NATO versus PESCO: Economic Aspects

DOI: 10.20542/0131-2227-2020-64-6-40-50

V. Vorotnikov (,
MGIMO-University, 76, Vernadskogo Prosp., Moscow, 119454, Russian Federation;
Institute of Europe, Russian Academy of Sciences (IE RAS), 11–3, Mokhovaya Str., Moscow, 125009, Russian Federation.
N. Gribin (,
MGIMO-University, 76, Vernadskogo Prosp., Moscow, 119454, Russian Federation.
D. Petlyaeva (,
MGIMO-University, 76, Vernadskogo Prosp., Moscow, 119454, Russian Federation.
E. Pimenova (,
MGIMO-University, 76, Vernadskogo Prosp., Moscow, 119454, Russian Federation.
U. Yakutova (,
MGIMO-University, 76, Vernadskogo Prosp., Moscow, 119454, Russian Federation

Abstract. The article is devoted to economic consequences of the demands of the U. S. President Donald Trump to European NATO allies to increase defense spendings in the context of intensified European defense cooperation (in particular, the implementation of the PESCO initiative). Within NATO, a line of tension “West-East” or “old-new members” has been identified, due to both economic (the size and level of the economies’ development) and political (attitude to the USA as a guarantor of security) reasons. European states have committed to increase spendings both within NATO (defense investment pledge) and within PESCO. On the one hand, the development of the European defense identity and the growth of defense spendings will in any case serve to strengthen the overall NATO capabilities. On the other hand, in the medium and long term these measures are unlikely to lead to real strategic autonomy of Europe, although they are aimed at strengthening support for the military-industrial complex of the largest European states. The U.S. considers such policy as a challenge, given that American defense contractors have traditionally been involved in the distribution of defense orders in Europe (while the U.S. market is nearly closed for European companies). Under conditions of growing uncertainty and the crisis of globalization, support for defense industry enterprises can create additional impetus for internationalization of this economy sector, without which European products are unlikely to remain competitive in the global arms export market. The analysis shows that France as a country with one of the most technologically advanced military-industrial complexes will be the main “motor” and, most likely, the beneficiary of strengthening defense cooperation in Europe. Moreover, an additional factor of French ambitions may be a significant share of state participation in the defense sector of the economy and, in general, the strongest (in comparison with Germany and the UK) “national link” of the industry.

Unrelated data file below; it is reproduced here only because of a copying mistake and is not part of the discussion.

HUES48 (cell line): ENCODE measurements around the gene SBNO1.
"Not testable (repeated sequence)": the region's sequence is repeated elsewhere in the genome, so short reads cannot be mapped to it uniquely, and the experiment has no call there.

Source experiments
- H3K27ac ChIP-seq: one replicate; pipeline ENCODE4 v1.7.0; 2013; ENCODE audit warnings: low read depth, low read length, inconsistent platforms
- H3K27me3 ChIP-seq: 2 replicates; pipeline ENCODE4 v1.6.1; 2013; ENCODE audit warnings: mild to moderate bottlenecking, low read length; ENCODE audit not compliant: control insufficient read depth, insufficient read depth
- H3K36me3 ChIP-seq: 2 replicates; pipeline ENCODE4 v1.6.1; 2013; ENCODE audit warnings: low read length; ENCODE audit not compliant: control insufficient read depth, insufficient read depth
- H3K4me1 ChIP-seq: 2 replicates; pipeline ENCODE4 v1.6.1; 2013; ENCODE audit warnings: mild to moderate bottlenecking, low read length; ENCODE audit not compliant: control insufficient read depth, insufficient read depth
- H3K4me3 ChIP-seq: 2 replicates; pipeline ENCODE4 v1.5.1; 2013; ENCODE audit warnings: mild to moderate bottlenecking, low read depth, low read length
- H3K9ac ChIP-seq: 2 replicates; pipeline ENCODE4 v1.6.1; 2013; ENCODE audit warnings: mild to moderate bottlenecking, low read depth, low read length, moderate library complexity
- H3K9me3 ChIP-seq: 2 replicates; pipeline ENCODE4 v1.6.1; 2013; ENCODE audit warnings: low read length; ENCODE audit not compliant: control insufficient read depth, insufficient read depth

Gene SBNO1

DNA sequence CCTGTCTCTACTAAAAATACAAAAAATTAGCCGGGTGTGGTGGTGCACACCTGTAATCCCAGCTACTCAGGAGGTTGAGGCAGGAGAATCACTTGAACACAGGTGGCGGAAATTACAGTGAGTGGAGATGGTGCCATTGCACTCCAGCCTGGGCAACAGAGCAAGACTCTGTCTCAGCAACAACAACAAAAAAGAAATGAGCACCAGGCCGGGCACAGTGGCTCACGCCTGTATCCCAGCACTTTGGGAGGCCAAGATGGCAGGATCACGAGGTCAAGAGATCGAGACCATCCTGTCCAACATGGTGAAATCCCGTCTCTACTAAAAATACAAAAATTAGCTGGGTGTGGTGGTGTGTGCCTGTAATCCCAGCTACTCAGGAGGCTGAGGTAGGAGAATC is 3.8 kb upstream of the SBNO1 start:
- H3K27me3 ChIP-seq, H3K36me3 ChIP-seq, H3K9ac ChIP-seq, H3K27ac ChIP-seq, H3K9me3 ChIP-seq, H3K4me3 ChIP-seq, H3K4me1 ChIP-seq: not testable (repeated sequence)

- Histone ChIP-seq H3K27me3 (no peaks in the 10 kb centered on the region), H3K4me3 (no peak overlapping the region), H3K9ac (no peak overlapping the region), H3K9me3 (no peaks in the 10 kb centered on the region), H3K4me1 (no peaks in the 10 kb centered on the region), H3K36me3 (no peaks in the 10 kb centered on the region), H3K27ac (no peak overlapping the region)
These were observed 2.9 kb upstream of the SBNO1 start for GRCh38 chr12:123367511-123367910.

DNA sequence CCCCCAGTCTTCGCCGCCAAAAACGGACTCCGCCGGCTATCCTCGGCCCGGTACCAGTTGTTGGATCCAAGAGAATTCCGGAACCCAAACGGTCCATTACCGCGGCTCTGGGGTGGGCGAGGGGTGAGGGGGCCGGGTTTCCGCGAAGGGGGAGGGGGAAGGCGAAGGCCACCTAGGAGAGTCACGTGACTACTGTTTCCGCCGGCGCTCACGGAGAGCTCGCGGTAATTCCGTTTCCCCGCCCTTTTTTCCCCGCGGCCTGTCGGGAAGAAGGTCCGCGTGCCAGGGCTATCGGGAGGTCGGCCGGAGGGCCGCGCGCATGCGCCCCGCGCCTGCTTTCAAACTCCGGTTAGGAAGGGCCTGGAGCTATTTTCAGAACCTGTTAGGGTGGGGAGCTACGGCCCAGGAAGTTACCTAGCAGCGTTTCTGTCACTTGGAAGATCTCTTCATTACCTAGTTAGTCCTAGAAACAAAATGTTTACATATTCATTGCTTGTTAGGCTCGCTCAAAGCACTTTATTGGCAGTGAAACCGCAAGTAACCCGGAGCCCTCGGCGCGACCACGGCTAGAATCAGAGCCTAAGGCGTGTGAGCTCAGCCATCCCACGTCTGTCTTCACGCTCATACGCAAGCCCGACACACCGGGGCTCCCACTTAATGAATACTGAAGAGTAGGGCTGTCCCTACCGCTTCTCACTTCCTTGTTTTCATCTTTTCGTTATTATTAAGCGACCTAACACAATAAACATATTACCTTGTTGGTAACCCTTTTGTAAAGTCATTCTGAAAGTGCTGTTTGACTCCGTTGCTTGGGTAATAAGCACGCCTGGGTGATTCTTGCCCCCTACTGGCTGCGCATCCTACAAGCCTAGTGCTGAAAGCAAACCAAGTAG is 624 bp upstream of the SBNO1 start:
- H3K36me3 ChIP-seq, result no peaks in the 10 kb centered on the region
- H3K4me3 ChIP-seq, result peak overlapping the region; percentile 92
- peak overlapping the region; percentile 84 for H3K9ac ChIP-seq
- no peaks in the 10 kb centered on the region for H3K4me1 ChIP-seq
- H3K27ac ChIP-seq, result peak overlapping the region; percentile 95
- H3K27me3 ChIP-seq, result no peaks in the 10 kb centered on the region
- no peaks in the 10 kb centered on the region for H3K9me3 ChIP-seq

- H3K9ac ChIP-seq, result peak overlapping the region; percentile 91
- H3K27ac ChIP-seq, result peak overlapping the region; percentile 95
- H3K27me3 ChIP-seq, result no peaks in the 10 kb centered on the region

Keywords: NATO, European Union, European integration, PESCO, military industrial complex, military industry, strategic autonomy, arms export, security policy, trans-Atlantic relations


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For citation:
Vorotnikov V., Gribin N., Petlyaeva D., Pimenova E., Yakutova U. NATO versus PESCO: Economic Aspects. World Eonomy and International Relations, 2020, vol. 64, no. 6, pp. 40-50.

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